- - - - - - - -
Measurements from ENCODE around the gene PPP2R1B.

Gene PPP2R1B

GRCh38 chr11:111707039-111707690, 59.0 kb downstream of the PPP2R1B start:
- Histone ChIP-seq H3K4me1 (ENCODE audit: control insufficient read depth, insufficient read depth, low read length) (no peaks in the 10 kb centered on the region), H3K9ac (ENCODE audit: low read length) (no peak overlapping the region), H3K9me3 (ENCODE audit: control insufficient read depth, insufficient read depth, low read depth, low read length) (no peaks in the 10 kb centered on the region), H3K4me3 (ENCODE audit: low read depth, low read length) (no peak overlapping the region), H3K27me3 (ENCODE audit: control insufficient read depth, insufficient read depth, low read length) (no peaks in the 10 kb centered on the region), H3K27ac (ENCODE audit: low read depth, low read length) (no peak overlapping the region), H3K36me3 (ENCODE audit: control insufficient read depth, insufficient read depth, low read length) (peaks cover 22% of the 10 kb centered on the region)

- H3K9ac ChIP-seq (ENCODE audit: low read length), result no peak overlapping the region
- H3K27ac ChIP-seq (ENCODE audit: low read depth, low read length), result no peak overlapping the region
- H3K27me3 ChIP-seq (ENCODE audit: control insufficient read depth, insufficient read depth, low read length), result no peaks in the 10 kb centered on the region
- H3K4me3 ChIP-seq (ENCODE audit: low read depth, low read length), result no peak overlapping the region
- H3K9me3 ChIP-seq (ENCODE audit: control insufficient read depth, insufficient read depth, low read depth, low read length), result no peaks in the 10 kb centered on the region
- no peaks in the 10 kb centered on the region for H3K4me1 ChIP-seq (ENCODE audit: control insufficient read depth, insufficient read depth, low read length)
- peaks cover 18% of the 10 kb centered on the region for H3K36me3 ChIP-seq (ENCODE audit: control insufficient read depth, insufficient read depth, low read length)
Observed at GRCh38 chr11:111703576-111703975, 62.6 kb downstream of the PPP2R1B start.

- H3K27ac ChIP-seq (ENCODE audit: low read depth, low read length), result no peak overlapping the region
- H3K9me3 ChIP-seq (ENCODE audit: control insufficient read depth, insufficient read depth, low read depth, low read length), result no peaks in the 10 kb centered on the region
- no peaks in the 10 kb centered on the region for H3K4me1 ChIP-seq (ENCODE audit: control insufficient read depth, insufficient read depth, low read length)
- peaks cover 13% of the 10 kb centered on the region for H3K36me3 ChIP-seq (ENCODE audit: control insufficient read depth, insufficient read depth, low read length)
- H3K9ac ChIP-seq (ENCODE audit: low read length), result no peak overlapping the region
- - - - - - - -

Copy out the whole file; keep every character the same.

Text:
Measurements from ENCODE around the gene PPP2R1B.

Gene PPP2R1B

GRCh38 chr11:111707039-111707690, 59.0 kb downstream of the PPP2R1B start:
- Histone ChIP-seq H3K4me1 (ENCODE audit: control insufficient read depth, insufficient read depth, low read length) (no peaks in the 10 kb centered on the region), H3K9ac (ENCODE audit: low read length) (no peak overlapping the region), H3K9me3 (ENCODE audit: control insufficient read depth, insufficient read depth, low read depth, low read length) (no peaks in the 10 kb centered on the region), H3K4me3 (ENCODE audit: low read depth, low read length) (no peak overlapping the region), H3K27me3 (ENCODE audit: control insufficient read depth, insufficient read depth, low read length) (no peaks in the 10 kb centered on the region), H3K27ac (ENCODE audit: low read depth, low read length) (no peak overlapping the region), H3K36me3 (ENCODE audit: control insufficient read depth, insufficient read depth, low read length) (peaks cover 22% of the 10 kb centered on the region)

- H3K9ac ChIP-seq (ENCODE audit: low read length), result no peak overlapping the region
- H3K27ac ChIP-seq (ENCODE audit: low read depth, low read length), result no peak overlapping the region
- H3K27me3 ChIP-seq (ENCODE audit: control insufficient read depth, insufficient read depth, low read length), result no peaks in the 10 kb centered on the region
- H3K4me3 ChIP-seq (ENCODE audit: low read depth, low read length), result no peak overlapping the region
- H3K9me3 ChIP-seq (ENCODE audit: control insufficient read depth, insufficient read depth, low read depth, low read length), result no peaks in the 10 kb centered on the region
- no peaks in the 10 kb centered on the region for H3K4me1 ChIP-seq (ENCODE audit: control insufficient read depth, insufficient read depth, low read length)
- peaks cover 18% of the 10 kb centered on the region for H3K36me3 ChIP-seq (ENCODE audit: control insufficient read depth, insufficient read depth, low read length)
Observed at GRCh38 chr11:111703576-111703975, 62.6 kb downstream of the PPP2R1B start.

- H3K27ac ChIP-seq (ENCODE audit: low read depth, low read length), result no peak overlapping the region
- H3K9me3 ChIP-seq (ENCODE audit: control insufficient read depth, insufficient read depth, low read depth, low read length), result no peaks in the 10 kb centered on the region
- no peaks in the 10 kb centered on the region for H3K4me1 ChIP-seq (ENCODE audit: control insufficient read depth, insufficient read depth, low read length)
- peaks cover 13% of the 10 kb centered on the region for H3K36me3 ChIP-seq (ENCODE audit: control insufficient read depth, insufficient read depth, low read length)
- H3K9ac ChIP-seq (ENCODE audit: low read length), result no peak overlapping the region